We condemn racism and sexism while keeping a sense of perspective on the extent to which Meghan and Harry have suffered and how far any solidarity can be expressed. Her problems are much less than those experienced by black women during the pandemic for instance. They have died often alone with no publicity simply because this incompetent and vicious government could not protect its poorest citizens. Other Black and Asian people have been distressed not just by racist remarks but have been physically attacked.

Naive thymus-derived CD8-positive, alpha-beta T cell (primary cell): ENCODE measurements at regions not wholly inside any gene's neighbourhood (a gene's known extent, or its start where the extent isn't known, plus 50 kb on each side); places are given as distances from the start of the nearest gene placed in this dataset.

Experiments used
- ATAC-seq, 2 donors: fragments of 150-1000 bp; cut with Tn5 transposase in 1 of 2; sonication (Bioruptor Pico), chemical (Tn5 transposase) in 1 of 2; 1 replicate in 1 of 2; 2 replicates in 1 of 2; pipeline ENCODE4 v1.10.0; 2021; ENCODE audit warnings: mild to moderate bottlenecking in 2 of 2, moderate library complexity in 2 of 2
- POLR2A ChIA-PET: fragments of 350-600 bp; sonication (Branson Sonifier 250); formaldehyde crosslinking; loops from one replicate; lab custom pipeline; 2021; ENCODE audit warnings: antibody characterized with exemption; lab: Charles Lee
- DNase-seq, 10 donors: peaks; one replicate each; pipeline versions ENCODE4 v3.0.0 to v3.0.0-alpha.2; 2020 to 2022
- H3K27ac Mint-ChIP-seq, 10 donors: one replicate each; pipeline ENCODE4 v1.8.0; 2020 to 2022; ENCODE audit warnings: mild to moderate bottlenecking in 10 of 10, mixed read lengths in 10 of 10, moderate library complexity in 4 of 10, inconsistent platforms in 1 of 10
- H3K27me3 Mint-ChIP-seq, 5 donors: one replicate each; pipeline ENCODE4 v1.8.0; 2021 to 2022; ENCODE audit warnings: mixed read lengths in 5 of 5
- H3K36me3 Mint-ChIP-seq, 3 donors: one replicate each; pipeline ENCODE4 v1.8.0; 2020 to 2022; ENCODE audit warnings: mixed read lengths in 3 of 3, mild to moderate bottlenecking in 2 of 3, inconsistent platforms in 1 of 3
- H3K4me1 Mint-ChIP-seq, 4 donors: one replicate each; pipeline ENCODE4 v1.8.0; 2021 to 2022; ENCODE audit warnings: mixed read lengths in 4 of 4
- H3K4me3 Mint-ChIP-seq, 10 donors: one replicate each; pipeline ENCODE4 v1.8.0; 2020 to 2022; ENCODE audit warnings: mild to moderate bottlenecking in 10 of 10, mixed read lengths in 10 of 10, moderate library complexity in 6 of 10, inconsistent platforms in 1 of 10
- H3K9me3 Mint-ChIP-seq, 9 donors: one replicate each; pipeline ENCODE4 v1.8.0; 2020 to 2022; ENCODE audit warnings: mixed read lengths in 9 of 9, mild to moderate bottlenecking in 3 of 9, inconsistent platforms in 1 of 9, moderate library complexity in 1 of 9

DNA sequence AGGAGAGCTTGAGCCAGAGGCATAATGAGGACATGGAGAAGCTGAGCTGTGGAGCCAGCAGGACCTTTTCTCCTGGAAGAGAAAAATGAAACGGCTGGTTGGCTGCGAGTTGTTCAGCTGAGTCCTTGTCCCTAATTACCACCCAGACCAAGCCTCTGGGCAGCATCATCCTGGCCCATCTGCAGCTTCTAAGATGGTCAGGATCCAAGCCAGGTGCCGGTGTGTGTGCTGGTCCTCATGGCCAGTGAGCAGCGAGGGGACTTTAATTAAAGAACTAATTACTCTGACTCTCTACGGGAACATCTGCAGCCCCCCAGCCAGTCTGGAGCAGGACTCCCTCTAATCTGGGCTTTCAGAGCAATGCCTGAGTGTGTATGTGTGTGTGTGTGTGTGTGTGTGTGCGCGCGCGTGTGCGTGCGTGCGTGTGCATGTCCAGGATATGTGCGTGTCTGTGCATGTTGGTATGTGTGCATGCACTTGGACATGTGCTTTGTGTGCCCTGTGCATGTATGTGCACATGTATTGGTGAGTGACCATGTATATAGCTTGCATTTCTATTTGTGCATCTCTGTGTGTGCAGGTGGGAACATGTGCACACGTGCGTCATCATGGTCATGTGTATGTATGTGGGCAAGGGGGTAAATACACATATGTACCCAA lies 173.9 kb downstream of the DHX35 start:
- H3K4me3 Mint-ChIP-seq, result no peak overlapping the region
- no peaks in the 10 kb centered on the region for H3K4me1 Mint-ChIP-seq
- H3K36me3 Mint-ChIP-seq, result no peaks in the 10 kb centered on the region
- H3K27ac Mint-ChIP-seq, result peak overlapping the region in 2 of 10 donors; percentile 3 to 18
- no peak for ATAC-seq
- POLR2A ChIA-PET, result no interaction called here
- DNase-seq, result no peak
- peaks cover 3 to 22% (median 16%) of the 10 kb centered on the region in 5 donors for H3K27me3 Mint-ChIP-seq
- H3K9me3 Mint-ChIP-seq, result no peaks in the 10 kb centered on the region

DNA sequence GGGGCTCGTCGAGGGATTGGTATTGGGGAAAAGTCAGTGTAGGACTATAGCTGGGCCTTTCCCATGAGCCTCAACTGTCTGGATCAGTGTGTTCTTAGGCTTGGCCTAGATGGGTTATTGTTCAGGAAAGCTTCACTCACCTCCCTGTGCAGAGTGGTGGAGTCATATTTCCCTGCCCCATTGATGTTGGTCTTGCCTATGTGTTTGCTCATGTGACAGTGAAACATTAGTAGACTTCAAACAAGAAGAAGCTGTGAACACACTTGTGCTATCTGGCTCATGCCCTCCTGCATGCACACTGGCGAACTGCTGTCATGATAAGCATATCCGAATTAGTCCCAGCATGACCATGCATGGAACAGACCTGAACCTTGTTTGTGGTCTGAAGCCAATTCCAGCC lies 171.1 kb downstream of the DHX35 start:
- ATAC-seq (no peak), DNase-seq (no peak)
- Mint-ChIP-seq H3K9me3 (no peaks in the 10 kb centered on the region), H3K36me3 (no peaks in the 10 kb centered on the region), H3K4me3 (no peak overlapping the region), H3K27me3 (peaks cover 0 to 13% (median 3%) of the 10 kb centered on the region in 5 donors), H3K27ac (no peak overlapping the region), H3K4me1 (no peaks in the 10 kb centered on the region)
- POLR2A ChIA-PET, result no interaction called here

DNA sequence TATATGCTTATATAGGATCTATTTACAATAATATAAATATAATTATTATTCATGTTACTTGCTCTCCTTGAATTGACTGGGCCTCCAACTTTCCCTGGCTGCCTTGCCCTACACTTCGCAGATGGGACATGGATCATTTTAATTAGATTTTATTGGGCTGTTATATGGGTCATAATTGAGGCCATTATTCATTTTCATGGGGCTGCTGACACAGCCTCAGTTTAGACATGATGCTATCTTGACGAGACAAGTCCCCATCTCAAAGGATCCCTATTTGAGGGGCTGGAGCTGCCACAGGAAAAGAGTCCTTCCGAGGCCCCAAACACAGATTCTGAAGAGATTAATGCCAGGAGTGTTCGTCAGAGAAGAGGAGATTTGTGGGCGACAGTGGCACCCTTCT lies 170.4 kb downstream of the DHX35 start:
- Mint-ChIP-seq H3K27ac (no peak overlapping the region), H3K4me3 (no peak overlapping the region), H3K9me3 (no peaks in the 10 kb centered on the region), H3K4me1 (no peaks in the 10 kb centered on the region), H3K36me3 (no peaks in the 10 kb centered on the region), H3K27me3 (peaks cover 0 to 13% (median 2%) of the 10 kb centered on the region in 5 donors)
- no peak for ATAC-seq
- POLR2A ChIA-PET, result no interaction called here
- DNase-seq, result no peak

Above all, they have not been able to fall back on the considerable wealth and privilege that Meghan and Harry possess. They are not friends with Oprah Winfrey either. Indeed if you were being cynical you could argue that all this controversy has done no harm when Meghan and Harry have been negotiating their lucrative new contracts with Netflix.

We can hand the final word to Zarah Sultana, a Black woman Labour MP who tweeted:

It’s interesting how much of the British Establishment seems to have a bigger problem with Meghan Markle than Prince Andrew.